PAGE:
"Goal goal goal!" With that message, referees will be left in no doubt when a goal has been scored as Hawk-Eye goal-line technology is used in British football for the first time. Back of the net!
14 cameras monitor the goal, and referees are informed if the whole of the ball has crossed the whole of the line by a beeping and vibrating watch as well as an audio message to all match officials' headsets announcing "Goal, goal, goal."
Hawk-Eye has been used for years to aid line decisions and LBW calls in tennis and cricket.
But unlike cricket's controversial Decision Review System, Hawk-Eye's goal-line technology does not require human involvement, because it doesn't need umpires to collate information from more than one source. Instead, the cold dispassionate gaze of the machine simply informs the ref whether it's a goal or not.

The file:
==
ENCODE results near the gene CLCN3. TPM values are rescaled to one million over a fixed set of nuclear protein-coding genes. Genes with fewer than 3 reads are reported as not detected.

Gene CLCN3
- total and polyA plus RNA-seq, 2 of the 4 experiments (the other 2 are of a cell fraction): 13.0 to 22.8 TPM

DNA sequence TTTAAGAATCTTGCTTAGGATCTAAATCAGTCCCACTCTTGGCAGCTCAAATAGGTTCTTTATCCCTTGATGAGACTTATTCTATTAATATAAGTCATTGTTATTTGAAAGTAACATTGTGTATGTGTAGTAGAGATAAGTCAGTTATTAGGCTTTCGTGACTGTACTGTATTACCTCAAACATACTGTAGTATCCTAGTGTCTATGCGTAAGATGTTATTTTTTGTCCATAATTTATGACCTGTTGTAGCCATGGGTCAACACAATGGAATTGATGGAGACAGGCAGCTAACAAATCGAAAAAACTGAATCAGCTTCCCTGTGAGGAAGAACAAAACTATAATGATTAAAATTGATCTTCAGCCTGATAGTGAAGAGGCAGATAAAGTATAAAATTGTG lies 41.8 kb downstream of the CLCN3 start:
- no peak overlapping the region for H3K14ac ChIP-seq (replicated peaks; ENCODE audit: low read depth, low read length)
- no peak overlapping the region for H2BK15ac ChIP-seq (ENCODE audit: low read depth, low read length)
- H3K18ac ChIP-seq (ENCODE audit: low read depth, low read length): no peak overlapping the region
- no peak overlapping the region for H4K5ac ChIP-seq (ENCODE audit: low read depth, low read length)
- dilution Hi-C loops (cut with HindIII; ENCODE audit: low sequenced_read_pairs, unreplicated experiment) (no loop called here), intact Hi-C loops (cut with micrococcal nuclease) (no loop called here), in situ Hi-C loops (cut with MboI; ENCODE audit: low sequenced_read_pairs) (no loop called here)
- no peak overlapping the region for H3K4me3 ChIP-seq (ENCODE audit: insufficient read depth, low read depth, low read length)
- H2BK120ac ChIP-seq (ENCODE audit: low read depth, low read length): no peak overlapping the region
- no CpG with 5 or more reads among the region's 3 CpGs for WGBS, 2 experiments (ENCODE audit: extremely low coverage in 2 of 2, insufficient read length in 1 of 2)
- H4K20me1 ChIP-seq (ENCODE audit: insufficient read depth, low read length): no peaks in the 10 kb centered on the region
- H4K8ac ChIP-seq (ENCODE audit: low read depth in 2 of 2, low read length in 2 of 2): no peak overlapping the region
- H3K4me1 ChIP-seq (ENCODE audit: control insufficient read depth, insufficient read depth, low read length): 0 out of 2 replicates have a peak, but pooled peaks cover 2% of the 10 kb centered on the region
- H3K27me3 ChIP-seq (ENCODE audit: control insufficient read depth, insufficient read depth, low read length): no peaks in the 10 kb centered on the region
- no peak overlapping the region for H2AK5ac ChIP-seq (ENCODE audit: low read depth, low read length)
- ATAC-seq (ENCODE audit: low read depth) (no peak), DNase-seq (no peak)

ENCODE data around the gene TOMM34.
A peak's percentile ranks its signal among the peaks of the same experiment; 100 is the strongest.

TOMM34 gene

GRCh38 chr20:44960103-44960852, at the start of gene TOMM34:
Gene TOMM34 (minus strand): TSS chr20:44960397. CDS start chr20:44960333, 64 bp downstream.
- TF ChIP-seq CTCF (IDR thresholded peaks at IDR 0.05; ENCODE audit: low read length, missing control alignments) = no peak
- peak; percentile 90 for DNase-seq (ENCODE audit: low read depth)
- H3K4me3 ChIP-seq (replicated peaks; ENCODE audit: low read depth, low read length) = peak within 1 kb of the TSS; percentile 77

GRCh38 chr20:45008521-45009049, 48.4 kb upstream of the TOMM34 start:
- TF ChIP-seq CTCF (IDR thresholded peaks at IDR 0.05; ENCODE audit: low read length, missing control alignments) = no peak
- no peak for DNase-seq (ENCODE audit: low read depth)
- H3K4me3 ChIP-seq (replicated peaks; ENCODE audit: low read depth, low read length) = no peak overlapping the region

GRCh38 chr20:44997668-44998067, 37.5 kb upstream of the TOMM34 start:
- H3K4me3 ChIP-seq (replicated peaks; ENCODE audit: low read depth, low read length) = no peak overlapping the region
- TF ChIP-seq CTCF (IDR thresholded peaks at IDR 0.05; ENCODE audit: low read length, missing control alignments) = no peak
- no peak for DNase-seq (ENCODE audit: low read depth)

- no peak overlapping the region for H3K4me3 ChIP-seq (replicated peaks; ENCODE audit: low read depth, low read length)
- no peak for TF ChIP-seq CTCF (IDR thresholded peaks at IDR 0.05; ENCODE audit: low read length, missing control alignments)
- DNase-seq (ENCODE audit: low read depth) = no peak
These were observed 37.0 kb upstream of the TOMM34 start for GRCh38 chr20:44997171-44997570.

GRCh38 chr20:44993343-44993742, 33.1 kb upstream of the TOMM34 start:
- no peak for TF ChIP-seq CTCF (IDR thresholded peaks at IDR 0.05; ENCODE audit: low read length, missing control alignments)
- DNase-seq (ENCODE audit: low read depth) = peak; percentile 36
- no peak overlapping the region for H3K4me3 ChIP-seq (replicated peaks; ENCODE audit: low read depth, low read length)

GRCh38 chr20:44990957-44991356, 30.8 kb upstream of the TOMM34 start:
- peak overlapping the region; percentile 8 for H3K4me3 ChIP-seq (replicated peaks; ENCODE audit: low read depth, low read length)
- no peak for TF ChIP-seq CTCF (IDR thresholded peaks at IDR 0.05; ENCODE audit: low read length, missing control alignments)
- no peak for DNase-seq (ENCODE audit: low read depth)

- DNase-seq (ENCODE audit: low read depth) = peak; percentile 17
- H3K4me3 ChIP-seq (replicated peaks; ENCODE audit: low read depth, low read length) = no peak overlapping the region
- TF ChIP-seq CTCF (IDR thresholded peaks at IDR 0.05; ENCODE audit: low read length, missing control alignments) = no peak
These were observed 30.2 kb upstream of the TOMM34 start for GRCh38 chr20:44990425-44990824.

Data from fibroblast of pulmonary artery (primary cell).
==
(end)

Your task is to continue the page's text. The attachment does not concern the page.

Unveiling the new system, there FA admitted that three incorrect goal-line decisions were made last season. Famous examples of controversial goal-line calls include Frank Lampard's goal that wasn't for England against Germany in 2010, and the infamous Geoff Hurst goal also for England against Germany in the 1966 World Cup final. But as every Englishman knows, that definitely crossed the line, so it's OK.
The new technology will be used for the first time in this season's Premier League, following the Community Shield match this Sunday between league champions Manchester United and FA Cup holders Wigan Athletic.
You can watch this season's Premiership games on Sky Sports or its new rival BT Sport. Are you pleased that goal-line technology has arrived, or should we keep technology out of the beautiful game? Tell me your thoughts in the comments or cross the line to our Facebook page.